On April 30, 2014 the Moderate Resolution Imaging Spectroradiometer (MODIS) aboard NASA’s Aqua satellite captured a dramatic view of the start of the Baja California fire season. In this image, a broad gray plume of smoke blows hundreds of kilometers southwest over the Pacific Ocean, after rising from several “hot spots” in northern Baja California. The fires are burning between the cities of Tijuana (north) and Ensenada (south), Mexico.
The region is suffering from a severe drought – so severe that in by April 14, according to KPBS News, the governor had declared a state of emergency, and many of Ensenada’s 320,000 inhabitants could only draw water from their taps two or three times a week. The rationing was required as the town wells began to dry up and the reservoir stores reached extremely low levels.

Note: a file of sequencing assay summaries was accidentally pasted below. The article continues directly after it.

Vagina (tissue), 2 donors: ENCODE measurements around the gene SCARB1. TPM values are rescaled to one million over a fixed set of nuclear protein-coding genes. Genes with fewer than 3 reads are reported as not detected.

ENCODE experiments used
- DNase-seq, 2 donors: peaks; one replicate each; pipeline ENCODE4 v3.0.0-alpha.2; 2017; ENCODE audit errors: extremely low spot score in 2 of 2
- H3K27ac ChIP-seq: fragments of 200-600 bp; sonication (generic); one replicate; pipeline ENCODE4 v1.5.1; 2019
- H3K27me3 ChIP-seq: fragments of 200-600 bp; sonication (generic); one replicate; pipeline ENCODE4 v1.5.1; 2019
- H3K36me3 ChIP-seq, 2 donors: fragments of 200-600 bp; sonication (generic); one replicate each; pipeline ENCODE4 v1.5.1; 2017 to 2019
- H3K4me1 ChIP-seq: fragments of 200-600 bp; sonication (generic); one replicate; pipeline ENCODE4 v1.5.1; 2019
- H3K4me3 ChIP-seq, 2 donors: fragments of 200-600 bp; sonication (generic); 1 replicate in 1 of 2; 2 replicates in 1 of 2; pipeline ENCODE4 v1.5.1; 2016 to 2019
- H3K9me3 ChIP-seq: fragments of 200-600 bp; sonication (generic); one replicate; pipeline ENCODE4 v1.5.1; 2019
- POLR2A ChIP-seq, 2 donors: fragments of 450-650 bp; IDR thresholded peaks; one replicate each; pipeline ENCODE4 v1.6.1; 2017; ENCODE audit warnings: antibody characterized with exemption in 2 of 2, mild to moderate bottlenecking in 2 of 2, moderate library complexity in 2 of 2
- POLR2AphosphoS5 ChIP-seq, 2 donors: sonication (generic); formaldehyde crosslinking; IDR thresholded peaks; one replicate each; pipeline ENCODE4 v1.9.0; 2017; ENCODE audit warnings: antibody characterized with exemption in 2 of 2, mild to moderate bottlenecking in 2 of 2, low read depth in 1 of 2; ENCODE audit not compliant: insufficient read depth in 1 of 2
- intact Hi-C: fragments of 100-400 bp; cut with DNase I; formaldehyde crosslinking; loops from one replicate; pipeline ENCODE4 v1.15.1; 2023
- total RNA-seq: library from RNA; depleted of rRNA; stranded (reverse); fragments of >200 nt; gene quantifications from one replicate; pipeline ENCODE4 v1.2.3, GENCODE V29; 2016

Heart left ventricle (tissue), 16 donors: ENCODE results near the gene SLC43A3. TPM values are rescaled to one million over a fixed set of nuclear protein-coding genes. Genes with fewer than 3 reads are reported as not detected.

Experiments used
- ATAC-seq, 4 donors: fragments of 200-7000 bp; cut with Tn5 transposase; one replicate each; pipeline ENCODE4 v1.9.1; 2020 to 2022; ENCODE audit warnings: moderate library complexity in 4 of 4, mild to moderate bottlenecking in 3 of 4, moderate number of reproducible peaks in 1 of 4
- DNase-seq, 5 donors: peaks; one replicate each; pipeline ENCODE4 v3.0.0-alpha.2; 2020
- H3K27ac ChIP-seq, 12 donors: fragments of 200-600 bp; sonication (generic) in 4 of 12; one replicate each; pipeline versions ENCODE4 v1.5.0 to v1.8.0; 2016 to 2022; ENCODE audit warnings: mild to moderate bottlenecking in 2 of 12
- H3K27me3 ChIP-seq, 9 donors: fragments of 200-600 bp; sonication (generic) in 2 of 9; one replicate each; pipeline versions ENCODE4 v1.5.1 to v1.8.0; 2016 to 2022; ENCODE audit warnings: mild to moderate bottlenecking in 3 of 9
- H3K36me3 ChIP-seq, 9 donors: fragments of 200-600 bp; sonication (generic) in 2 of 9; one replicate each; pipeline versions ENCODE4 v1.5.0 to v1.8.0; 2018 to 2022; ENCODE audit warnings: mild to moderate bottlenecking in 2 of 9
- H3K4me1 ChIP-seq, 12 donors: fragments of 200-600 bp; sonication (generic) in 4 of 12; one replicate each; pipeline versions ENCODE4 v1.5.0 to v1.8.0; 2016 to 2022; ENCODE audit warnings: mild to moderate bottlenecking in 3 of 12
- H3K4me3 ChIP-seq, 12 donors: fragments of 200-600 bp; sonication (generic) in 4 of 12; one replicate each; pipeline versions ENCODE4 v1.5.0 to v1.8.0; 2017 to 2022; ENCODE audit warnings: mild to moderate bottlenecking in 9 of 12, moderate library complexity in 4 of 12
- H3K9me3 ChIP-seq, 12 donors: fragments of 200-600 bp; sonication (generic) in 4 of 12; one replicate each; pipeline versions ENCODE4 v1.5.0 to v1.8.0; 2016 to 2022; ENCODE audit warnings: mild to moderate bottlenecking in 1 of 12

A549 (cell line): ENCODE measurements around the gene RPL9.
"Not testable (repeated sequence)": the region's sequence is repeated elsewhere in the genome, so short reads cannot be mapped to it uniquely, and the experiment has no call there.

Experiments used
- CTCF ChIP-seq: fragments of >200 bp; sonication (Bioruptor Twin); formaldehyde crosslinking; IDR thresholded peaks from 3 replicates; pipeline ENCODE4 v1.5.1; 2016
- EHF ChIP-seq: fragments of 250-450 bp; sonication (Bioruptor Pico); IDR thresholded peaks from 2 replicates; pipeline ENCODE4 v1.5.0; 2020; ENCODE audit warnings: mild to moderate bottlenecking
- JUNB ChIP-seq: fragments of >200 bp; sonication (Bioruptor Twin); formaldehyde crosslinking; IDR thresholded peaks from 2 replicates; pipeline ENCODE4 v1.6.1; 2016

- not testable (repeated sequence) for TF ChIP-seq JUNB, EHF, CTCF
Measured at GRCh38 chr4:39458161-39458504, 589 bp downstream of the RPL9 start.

The blame for the immediate crisis is laid upon the winter that wasn’t – when it didn’t get cold, and didn’t rain. Like many western regions, Baja California relies on winter precipitation to maintain moisture through the hot, dry summer months.
In addition to drought, high temperatures and stout Santa Ana winds have combined to make the region – including southern California – little more than a tinder box waiting for a spark to fan flames into infernos. In May, the sparks flew not only in Mexico, but also in San Diego County, California, where numerous fires quickly burned thousands of acres during the first weeks of the month.